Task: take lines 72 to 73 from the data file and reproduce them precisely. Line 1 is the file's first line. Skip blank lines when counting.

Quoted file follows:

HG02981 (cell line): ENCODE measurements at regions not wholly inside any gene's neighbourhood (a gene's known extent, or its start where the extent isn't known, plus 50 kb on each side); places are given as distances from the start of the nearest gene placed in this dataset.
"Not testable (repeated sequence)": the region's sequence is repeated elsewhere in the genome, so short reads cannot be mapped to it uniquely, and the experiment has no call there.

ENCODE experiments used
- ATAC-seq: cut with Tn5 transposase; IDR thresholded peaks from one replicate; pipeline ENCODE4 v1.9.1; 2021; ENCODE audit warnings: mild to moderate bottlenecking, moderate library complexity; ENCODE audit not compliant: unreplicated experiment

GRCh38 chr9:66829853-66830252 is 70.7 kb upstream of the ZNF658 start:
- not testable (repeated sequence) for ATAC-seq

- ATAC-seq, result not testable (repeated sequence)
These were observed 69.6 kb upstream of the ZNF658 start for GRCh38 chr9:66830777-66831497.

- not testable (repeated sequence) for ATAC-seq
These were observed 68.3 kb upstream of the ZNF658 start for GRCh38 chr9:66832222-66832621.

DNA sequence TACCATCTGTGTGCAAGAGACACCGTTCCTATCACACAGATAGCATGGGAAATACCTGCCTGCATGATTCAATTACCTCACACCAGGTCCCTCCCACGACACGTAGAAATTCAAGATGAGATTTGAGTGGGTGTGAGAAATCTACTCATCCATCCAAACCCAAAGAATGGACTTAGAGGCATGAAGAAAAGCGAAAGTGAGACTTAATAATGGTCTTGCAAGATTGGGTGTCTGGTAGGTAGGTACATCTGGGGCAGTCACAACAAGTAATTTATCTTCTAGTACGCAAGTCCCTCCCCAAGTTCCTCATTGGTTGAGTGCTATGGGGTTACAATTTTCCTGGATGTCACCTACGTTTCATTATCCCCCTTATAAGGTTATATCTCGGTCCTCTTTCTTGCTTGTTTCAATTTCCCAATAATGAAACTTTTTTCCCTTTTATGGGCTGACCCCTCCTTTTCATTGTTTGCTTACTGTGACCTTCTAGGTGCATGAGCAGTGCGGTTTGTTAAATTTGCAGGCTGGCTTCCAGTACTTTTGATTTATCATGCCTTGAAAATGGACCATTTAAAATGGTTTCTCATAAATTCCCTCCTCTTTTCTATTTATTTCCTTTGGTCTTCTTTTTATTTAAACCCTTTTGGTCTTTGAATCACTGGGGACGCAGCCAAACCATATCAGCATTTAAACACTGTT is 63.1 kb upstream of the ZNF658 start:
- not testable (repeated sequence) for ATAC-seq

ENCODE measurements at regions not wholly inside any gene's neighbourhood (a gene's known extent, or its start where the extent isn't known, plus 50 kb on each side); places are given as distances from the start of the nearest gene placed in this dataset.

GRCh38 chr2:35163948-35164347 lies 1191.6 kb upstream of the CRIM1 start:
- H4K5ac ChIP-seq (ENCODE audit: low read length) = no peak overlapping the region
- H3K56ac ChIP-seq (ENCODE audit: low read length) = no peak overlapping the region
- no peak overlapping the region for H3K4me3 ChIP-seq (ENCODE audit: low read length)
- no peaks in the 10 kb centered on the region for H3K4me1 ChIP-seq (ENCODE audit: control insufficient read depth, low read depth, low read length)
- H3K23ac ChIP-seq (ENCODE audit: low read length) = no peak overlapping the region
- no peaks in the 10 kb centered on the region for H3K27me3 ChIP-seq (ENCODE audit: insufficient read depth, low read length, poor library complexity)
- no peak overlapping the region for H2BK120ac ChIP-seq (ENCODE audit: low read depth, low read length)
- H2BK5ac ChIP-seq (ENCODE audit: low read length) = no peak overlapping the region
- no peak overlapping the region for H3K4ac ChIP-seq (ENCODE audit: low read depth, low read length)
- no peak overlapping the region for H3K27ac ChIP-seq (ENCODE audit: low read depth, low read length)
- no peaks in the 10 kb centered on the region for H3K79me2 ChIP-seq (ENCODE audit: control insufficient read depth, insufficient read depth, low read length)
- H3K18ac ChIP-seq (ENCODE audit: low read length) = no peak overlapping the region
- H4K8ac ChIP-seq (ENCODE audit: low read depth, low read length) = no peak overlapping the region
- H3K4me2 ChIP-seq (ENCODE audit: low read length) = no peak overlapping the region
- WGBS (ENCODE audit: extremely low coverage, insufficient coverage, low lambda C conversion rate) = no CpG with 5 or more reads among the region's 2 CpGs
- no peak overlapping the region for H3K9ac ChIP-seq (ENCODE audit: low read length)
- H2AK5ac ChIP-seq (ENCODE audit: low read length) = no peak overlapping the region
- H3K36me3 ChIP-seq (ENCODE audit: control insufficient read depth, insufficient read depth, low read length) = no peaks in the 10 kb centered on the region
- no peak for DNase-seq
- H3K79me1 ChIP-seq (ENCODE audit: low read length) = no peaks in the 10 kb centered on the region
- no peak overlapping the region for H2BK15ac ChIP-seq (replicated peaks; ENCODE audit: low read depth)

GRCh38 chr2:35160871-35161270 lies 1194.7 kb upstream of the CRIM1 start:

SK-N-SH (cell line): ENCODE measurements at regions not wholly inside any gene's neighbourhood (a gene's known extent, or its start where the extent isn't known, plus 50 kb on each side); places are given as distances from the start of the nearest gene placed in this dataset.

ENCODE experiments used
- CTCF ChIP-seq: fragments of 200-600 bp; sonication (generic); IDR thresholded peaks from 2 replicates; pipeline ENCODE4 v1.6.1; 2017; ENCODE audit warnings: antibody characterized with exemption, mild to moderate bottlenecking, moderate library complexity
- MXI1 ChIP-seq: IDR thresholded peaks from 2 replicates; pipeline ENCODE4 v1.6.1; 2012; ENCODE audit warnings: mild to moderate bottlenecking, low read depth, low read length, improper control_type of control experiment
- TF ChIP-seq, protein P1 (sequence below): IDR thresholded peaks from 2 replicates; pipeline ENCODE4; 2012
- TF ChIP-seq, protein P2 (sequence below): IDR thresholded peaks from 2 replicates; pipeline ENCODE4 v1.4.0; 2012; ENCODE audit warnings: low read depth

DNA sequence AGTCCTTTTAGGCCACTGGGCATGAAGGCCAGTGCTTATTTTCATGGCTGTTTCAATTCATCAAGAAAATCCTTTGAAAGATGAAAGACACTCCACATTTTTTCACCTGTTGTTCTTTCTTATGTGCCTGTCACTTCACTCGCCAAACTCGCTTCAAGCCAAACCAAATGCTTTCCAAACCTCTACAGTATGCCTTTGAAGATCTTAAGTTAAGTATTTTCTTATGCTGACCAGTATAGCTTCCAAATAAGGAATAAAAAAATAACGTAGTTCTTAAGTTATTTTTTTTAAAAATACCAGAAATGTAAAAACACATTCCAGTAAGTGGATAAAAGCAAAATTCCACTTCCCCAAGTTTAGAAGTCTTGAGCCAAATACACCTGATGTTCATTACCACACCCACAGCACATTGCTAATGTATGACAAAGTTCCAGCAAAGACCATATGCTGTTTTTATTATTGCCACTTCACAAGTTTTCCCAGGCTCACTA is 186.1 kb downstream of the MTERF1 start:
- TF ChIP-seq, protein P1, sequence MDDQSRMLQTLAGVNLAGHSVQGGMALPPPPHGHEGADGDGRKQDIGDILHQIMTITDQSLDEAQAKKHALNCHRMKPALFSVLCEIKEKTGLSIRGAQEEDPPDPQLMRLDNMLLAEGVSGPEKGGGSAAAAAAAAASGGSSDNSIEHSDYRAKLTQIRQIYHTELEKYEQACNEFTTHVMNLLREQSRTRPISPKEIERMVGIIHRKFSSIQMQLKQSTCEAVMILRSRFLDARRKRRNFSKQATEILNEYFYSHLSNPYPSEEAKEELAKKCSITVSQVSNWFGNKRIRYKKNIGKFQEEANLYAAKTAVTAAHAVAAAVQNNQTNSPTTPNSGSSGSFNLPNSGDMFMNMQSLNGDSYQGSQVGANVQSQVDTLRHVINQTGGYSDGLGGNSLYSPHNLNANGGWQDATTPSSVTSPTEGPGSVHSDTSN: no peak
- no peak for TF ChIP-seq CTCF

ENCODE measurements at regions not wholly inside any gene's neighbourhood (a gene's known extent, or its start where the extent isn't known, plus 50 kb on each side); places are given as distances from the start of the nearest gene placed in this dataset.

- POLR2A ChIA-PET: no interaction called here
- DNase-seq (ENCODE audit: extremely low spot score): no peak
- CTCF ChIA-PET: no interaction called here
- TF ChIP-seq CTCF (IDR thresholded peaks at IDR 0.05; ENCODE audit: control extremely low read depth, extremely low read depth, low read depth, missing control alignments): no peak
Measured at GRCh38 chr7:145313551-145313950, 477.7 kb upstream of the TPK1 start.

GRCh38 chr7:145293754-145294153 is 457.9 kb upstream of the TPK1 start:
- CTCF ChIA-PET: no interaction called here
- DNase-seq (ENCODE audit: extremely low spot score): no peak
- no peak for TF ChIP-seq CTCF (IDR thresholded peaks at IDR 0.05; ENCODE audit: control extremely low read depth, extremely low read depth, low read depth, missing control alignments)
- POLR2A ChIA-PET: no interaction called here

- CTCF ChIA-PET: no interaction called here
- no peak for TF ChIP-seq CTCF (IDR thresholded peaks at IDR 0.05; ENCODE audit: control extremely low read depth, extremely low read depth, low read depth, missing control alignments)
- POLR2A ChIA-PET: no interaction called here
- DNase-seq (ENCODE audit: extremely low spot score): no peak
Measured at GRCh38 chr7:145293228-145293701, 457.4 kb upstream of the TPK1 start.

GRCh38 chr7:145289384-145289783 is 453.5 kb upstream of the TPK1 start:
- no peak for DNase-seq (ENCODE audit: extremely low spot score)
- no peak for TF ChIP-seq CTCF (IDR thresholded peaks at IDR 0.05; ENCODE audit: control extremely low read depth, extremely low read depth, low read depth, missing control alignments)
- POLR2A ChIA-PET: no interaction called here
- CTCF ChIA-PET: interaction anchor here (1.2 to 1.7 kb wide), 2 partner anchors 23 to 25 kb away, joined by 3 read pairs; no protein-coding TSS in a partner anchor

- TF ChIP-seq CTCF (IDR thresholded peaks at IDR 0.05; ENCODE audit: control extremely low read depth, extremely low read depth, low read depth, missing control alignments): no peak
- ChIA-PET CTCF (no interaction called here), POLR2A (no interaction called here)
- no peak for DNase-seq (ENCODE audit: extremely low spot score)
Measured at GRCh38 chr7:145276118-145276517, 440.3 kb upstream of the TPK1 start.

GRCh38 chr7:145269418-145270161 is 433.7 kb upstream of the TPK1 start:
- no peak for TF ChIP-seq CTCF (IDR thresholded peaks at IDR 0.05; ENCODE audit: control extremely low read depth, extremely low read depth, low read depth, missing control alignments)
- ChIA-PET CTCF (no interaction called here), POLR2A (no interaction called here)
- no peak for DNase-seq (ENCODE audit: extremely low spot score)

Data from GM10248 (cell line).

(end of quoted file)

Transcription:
- no peak for TF ChIP-seq CTCF (IDR thresholded peaks at IDR 0.05; ENCODE audit: control extremely low read depth, extremely low read depth, low read depth, missing control alignments)
- ChIA-PET CTCF (no interaction called here), POLR2A (no interaction called here)